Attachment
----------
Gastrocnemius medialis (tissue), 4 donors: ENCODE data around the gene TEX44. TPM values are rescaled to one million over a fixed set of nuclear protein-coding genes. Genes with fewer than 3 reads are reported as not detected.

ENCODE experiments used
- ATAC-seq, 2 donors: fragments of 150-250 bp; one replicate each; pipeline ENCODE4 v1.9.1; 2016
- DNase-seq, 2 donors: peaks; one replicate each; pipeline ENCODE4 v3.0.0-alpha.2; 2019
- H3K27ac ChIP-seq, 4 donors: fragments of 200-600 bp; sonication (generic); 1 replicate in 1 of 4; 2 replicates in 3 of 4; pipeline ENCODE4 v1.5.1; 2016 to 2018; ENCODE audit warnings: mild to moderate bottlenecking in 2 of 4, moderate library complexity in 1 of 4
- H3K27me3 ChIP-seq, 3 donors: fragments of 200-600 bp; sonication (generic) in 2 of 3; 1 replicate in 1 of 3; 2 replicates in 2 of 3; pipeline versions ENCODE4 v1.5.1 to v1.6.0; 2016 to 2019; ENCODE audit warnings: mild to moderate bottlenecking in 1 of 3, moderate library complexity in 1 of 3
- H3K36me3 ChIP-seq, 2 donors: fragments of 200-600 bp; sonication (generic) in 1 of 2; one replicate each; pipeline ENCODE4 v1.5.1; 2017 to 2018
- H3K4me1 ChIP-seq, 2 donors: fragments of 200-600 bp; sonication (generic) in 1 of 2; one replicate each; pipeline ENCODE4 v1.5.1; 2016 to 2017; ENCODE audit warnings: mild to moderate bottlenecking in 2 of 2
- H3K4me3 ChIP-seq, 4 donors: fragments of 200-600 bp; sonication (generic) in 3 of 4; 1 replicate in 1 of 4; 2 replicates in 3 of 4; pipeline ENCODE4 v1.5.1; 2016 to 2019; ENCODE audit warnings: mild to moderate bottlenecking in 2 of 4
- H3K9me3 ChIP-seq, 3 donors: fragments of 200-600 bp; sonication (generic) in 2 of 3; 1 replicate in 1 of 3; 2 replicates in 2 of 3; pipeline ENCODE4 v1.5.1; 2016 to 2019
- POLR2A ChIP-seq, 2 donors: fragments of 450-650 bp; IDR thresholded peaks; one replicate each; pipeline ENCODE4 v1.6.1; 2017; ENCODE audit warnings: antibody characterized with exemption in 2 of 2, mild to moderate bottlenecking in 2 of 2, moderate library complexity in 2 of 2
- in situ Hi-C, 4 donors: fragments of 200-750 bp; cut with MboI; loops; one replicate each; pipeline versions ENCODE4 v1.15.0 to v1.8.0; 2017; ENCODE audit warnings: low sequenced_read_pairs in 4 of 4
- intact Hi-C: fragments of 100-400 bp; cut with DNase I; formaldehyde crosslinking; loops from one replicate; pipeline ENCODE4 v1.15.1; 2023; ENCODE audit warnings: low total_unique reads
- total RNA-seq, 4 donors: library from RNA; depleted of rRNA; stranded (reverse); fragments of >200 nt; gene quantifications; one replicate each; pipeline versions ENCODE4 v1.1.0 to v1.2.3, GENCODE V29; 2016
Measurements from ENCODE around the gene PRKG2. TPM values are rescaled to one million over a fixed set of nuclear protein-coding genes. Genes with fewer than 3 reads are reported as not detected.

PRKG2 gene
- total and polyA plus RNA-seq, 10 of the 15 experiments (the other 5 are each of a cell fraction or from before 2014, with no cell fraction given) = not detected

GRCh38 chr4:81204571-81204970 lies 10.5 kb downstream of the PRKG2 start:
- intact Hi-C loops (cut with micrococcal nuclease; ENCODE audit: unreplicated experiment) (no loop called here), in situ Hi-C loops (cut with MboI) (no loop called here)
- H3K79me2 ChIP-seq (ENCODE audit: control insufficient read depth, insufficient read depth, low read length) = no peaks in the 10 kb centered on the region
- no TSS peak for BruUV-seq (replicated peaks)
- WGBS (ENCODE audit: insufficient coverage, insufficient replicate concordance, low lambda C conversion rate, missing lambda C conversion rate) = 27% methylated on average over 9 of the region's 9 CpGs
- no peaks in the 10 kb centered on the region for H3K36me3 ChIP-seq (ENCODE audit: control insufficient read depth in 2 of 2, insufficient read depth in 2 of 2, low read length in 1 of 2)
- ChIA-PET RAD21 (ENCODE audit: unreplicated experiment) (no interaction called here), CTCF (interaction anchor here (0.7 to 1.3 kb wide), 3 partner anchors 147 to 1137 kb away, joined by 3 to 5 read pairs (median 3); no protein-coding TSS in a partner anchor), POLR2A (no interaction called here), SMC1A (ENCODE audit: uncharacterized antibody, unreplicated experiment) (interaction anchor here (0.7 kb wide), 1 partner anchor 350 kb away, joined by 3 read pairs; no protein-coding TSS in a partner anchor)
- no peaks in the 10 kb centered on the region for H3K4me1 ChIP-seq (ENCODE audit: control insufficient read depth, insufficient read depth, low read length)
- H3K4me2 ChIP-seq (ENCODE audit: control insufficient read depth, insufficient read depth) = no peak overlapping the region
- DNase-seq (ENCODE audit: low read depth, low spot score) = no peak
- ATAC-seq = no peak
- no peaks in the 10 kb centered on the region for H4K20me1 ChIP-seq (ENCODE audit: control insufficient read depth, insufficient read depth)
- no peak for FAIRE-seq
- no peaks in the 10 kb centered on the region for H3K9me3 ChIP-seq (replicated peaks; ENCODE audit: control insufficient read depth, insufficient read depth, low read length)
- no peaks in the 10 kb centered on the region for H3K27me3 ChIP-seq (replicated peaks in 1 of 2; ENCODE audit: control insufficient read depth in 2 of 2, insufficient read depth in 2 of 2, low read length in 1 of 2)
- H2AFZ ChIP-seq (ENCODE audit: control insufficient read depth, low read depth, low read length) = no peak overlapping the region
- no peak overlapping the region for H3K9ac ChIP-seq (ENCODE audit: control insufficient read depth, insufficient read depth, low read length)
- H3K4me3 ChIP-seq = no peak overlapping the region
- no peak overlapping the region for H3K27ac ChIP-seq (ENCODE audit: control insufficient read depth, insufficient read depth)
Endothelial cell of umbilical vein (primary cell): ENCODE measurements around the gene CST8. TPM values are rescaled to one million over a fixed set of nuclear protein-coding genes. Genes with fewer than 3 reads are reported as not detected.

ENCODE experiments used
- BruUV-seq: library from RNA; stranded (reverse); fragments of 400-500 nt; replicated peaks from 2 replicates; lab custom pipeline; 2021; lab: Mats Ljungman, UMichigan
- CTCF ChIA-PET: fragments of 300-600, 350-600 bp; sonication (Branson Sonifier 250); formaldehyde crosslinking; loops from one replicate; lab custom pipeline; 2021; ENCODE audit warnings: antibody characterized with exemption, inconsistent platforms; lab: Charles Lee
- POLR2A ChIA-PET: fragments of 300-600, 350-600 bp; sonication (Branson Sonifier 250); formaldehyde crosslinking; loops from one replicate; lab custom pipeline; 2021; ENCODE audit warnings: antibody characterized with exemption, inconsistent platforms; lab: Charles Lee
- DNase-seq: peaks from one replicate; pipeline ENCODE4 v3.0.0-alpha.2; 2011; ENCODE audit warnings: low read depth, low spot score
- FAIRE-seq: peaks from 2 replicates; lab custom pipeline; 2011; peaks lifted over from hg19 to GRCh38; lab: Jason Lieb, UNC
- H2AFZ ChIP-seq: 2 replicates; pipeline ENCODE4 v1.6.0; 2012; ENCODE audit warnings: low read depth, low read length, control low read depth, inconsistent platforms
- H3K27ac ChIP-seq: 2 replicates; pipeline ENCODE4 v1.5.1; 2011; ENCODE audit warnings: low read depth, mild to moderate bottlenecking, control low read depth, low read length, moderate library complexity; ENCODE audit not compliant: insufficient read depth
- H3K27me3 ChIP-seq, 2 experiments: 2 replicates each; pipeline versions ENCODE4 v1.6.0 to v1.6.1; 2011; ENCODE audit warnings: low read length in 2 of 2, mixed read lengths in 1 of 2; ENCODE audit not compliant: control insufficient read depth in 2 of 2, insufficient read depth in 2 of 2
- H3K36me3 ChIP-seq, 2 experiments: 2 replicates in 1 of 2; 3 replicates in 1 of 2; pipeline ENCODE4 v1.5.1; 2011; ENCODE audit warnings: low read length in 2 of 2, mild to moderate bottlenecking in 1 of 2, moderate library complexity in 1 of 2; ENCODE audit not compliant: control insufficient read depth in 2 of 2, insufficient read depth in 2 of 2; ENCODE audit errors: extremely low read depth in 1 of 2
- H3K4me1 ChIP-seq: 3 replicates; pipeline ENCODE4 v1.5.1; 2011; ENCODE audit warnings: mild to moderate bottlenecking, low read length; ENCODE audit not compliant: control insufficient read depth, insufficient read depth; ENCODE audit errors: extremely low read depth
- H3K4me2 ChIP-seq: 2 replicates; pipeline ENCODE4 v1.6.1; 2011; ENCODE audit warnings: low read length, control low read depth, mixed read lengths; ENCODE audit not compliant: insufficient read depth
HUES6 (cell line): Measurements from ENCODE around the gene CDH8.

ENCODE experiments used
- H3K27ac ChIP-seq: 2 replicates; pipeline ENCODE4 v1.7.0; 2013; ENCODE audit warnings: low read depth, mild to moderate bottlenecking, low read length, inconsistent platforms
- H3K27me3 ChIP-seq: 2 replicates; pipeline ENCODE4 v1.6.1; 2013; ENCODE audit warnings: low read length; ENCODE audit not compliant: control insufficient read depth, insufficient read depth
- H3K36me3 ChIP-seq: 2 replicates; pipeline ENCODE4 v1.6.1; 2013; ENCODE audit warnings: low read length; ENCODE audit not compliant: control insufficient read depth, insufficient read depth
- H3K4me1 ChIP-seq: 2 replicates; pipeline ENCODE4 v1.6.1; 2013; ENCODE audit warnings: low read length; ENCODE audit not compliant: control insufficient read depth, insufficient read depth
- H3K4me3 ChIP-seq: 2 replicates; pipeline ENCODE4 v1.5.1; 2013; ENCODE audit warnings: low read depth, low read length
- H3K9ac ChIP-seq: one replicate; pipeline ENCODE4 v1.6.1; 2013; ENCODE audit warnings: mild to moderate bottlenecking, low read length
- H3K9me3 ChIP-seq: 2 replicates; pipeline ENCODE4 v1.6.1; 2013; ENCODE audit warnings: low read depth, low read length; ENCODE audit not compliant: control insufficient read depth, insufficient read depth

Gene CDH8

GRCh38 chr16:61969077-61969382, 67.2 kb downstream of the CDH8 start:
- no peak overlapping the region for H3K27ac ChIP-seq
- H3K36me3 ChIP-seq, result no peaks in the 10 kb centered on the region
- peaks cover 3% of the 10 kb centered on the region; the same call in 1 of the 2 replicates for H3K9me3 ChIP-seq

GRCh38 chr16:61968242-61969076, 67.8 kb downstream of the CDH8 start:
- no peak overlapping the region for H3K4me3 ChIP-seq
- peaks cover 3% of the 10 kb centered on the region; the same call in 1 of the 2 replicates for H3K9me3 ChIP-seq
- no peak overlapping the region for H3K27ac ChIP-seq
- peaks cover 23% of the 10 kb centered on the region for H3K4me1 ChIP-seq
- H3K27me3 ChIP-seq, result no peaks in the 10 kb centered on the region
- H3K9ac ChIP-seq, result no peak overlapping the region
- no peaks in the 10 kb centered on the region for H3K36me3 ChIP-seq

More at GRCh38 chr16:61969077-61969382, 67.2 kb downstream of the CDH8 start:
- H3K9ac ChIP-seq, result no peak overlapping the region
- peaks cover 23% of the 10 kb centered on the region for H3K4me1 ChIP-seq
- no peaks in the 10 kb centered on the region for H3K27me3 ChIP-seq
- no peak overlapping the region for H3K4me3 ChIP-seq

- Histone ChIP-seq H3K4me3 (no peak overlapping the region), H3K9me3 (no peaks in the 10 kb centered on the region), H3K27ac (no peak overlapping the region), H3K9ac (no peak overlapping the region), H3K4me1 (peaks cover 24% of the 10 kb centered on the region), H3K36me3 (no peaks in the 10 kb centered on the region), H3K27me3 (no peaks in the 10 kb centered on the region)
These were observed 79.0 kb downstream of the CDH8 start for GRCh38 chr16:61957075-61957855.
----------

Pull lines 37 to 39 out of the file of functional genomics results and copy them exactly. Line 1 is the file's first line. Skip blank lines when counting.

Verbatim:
Endothelial cell of umbilical vein (primary cell): ENCODE measurements around the gene CST8. TPM values are rescaled to one million over a fixed set of nuclear protein-coding genes. Genes with fewer than 3 reads are reported as not detected.

ENCODE experiments used
- BruUV-seq: library from RNA; stranded (reverse); fragments of 400-500 nt; replicated peaks from 2 replicates; lab custom pipeline; 2021; lab: Mats Ljungman, UMichigan